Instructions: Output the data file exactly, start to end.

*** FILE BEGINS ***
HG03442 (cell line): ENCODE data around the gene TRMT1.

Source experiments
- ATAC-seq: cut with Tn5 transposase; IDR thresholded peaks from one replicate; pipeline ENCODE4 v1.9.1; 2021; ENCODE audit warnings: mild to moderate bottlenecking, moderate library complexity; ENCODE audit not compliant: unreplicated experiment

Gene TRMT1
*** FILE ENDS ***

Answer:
HG03442 (cell line): ENCODE data around the gene TRMT1.

Source experiments
- ATAC-seq: cut with Tn5 transposase; IDR thresholded peaks from one replicate; pipeline ENCODE4 v1.9.1; 2021; ENCODE audit warnings: mild to moderate bottlenecking, moderate library complexity; ENCODE audit not compliant: unreplicated experiment

Gene TRMT1